Content notes: some fast cuts and bright flashes
Summary: "Athena knows the League could use more female members."
Spoilers: Batman: Mystery of the Batwoman
Dreamwidth | Livejournal
Special thanks to my partner Doug for the wildly popular and successful quarter-price sale. It seems to be the runaway innovation of this year. :D
Personal Service Announcement:
Due to some household factors, I am overloaded and falling further behind. It's nothing bad; some of it is great, like having houseguests for Samhain. But it means I have a drawerful of time-sensitive obligations and a handful of spoons to meet them with. Things are starting to get dropped that really should not be dropped.
How you can help:
1) If you email or private-message me about something and I don't get back to you in my usual 2-3 days, it has probably fallen out of my attention. If it is trivial, I probably won't get back to it and I hope that's okay. If it is important, please check back with me so I do not forget about it indefinitely. (This includes the work I'm supposed to be doing reorganizing my website for Polychrome Heroics.) You're not nagging, you're tracking. It just may take me a while, and more than one reminder, to get the most important stuff actually done.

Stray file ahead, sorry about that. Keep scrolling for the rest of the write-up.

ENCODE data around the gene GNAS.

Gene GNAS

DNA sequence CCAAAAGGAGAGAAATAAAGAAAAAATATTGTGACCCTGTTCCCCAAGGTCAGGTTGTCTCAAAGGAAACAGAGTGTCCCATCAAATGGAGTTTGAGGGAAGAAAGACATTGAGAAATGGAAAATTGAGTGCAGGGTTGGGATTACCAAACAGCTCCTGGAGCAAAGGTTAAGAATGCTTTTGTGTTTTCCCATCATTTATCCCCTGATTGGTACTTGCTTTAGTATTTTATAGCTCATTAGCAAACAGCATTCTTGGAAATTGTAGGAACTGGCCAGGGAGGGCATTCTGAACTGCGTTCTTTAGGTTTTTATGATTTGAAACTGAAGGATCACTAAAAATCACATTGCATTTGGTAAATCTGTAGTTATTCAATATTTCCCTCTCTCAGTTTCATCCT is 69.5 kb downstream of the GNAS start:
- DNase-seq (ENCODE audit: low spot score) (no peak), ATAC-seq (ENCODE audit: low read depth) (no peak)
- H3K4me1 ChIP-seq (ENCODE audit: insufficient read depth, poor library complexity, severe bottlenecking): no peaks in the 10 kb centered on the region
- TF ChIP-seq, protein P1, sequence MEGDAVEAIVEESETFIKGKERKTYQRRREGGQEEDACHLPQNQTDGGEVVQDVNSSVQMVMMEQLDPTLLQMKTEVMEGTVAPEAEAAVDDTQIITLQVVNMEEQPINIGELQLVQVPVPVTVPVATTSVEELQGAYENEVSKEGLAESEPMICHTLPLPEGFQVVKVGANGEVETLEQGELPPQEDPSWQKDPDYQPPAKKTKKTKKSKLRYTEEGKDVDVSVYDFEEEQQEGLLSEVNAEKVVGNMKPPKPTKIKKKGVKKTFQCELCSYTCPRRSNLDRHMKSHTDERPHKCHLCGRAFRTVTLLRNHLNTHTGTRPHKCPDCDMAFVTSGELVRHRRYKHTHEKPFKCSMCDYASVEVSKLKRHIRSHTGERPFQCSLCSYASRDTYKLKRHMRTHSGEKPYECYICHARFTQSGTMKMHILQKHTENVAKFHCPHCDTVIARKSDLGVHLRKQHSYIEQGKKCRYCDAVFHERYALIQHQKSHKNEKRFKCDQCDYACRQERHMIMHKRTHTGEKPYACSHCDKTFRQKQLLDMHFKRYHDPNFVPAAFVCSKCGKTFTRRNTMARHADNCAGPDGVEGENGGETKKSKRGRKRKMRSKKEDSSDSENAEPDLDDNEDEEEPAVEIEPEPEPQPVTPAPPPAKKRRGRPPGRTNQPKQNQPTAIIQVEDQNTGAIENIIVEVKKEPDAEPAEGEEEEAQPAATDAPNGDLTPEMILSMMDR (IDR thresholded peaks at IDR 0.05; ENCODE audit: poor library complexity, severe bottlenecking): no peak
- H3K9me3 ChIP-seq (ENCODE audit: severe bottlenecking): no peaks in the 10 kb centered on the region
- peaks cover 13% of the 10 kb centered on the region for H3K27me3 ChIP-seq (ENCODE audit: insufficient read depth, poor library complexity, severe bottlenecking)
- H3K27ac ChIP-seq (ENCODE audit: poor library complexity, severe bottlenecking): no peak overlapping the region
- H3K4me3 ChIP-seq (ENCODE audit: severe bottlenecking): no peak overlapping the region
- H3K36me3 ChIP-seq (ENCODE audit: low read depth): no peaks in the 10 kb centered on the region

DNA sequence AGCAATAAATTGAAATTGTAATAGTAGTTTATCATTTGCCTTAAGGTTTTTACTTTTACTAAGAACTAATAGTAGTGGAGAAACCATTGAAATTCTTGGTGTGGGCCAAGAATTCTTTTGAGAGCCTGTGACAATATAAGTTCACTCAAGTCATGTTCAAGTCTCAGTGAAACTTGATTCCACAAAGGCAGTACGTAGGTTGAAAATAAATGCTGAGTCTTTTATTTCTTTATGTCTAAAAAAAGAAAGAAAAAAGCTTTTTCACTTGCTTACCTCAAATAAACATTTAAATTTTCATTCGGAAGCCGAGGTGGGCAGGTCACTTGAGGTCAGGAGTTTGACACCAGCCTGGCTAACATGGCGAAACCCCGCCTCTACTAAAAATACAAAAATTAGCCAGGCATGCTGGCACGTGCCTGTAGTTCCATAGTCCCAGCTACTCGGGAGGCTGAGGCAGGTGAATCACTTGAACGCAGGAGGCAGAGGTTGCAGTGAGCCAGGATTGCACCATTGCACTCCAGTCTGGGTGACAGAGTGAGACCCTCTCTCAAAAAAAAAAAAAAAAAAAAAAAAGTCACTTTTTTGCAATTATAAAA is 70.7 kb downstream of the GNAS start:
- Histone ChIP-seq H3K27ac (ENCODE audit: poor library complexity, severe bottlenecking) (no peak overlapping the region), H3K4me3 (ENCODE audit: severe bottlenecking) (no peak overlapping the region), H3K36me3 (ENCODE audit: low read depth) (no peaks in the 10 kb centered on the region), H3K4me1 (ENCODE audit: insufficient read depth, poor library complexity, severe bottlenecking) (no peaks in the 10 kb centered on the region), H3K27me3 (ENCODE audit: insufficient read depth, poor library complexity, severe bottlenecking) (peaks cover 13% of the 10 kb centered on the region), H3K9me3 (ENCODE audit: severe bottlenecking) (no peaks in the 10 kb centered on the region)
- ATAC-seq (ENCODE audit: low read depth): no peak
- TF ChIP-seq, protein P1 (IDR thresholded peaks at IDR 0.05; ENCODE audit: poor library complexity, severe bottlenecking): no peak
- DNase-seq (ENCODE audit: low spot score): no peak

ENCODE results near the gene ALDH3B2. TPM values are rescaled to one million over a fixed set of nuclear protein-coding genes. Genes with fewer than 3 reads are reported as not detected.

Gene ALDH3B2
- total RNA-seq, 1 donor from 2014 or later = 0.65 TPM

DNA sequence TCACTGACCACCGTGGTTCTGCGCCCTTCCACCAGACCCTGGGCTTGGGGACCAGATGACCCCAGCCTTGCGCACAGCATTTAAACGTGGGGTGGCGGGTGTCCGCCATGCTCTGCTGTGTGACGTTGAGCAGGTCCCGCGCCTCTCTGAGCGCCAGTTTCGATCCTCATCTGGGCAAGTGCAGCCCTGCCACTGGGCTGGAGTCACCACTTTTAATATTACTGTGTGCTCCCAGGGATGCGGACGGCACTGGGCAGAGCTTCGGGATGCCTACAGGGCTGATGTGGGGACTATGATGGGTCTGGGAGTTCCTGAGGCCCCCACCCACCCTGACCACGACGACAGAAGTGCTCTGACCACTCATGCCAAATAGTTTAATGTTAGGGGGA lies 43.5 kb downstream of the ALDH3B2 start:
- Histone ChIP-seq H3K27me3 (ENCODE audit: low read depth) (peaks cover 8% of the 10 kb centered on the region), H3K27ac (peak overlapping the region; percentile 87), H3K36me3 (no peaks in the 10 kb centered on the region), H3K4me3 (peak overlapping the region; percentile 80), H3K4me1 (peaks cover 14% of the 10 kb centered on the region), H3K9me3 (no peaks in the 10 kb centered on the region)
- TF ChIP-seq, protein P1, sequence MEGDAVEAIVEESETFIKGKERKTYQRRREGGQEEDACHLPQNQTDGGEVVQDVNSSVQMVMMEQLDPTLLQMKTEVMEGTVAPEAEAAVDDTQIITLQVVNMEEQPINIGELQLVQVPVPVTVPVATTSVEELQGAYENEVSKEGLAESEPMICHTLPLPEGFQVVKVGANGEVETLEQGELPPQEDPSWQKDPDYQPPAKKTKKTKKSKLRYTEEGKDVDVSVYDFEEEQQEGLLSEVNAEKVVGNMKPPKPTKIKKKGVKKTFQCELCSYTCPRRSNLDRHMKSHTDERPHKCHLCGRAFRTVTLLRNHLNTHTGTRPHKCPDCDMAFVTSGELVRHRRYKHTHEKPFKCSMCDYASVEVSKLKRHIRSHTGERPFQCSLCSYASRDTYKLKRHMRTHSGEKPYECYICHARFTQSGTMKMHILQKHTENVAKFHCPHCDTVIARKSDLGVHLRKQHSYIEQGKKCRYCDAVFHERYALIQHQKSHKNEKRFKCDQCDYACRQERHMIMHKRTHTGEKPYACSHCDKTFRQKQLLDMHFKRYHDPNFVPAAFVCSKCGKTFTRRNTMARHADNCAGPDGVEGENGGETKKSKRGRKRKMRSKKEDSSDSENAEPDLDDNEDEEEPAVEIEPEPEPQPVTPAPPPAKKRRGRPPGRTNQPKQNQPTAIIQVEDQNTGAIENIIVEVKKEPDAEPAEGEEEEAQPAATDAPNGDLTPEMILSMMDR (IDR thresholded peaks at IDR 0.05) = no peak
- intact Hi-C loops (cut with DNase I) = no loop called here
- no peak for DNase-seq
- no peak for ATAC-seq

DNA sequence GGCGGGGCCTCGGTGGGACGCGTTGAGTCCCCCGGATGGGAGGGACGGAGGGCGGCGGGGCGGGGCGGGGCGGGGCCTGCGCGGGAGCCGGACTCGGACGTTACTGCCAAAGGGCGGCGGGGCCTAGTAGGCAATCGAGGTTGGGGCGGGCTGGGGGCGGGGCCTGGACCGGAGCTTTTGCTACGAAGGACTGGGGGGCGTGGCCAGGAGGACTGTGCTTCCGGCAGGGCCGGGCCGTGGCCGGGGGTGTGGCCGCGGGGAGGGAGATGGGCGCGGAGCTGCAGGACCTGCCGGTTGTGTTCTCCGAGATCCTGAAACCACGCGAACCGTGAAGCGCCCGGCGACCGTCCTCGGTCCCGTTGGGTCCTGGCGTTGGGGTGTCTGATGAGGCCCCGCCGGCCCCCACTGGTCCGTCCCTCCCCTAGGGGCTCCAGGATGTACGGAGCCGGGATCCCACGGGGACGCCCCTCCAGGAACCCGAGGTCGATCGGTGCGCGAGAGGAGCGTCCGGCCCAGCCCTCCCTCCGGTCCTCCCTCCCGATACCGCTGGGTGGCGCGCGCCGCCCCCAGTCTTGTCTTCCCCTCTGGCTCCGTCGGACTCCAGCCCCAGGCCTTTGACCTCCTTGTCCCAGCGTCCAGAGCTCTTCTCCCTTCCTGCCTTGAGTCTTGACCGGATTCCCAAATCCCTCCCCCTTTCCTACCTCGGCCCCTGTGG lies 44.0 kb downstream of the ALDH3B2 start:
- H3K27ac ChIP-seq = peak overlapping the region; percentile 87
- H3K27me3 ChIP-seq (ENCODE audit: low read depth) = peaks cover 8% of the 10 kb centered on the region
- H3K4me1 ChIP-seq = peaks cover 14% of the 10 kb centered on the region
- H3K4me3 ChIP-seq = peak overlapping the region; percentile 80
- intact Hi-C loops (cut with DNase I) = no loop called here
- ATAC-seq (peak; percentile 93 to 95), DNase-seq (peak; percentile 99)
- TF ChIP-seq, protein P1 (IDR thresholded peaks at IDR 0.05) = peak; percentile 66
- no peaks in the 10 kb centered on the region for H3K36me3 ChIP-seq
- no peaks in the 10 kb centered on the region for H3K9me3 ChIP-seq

2) Be patient with the fact that I'm falling behind, losing stuff, and making mistakes because I am busy-cubed and my brain is kind of fried. If you point out mistakes, I will fix them as best I can. Thank you!
( Read more... )
If you are in most of Europe, remember the clocks go back tonight and so the time will be an hour earlier than if was for noms closing.
The link to sign up is here. If you have already signed up, you can use the same link to view and edit your details.
Here is the tag set of all fandoms and characters nominated for Yuletide.